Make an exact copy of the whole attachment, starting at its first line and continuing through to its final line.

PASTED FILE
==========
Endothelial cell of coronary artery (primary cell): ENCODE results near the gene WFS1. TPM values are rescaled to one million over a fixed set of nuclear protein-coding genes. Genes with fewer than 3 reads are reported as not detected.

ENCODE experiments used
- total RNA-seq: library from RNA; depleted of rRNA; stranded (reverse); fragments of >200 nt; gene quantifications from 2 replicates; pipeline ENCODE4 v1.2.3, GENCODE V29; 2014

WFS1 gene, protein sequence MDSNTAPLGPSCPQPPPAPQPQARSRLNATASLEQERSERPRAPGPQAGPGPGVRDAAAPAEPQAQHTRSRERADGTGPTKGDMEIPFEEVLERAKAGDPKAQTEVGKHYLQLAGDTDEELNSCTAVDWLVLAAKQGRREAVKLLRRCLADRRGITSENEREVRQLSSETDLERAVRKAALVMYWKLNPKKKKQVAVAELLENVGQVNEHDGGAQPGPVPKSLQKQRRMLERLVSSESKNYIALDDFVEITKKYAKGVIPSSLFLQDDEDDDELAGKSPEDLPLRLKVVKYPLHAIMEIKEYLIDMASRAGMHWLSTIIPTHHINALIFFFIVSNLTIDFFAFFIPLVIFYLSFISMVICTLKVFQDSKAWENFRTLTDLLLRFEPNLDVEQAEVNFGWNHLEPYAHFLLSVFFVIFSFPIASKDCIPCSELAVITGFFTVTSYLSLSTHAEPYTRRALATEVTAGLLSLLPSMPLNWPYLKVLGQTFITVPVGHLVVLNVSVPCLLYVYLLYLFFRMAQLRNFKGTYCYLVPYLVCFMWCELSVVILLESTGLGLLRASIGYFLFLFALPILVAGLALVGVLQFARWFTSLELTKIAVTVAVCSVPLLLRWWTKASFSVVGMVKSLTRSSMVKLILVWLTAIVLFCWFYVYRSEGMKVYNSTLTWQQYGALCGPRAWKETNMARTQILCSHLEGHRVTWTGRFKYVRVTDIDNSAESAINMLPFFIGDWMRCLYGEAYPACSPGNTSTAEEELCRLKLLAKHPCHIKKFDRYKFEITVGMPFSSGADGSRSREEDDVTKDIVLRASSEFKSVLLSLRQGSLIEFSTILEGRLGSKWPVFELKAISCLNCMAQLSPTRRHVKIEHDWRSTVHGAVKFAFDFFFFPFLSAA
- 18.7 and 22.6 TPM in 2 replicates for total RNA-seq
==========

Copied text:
Endothelial cell of coronary artery (primary cell): ENCODE results near the gene WFS1. TPM values are rescaled to one million over a fixed set of nuclear protein-coding genes. Genes with fewer than 3 reads are reported as not detected.

ENCODE experiments used
- total RNA-seq: library from RNA; depleted of rRNA; stranded (reverse); fragments of >200 nt; gene quantifications from 2 replicates; pipeline ENCODE4 v1.2.3, GENCODE V29; 2014

WFS1 gene, protein sequence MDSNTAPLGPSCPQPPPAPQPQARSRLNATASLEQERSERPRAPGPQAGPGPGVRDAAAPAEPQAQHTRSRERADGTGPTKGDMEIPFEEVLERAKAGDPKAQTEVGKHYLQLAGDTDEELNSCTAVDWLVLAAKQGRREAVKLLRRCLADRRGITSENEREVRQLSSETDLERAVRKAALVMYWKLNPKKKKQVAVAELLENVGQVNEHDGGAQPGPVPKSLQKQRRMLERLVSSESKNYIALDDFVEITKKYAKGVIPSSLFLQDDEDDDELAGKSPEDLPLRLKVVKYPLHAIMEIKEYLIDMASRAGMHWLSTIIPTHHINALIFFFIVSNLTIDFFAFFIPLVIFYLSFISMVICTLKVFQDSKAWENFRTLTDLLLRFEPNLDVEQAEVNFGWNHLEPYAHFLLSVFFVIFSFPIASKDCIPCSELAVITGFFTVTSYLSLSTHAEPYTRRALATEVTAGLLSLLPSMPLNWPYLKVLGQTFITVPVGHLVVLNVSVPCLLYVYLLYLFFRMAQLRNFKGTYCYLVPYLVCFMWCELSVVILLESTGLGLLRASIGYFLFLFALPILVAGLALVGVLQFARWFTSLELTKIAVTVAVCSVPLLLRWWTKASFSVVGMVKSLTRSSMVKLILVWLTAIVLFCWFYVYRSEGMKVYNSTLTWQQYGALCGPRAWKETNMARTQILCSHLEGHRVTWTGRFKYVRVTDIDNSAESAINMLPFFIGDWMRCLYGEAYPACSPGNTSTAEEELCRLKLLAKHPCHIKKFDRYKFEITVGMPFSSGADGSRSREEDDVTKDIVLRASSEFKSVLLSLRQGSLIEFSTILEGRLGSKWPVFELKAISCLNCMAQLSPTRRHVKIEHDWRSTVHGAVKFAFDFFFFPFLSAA
- 18.7 and 22.6 TPM in 2 replicates for total RNA-seq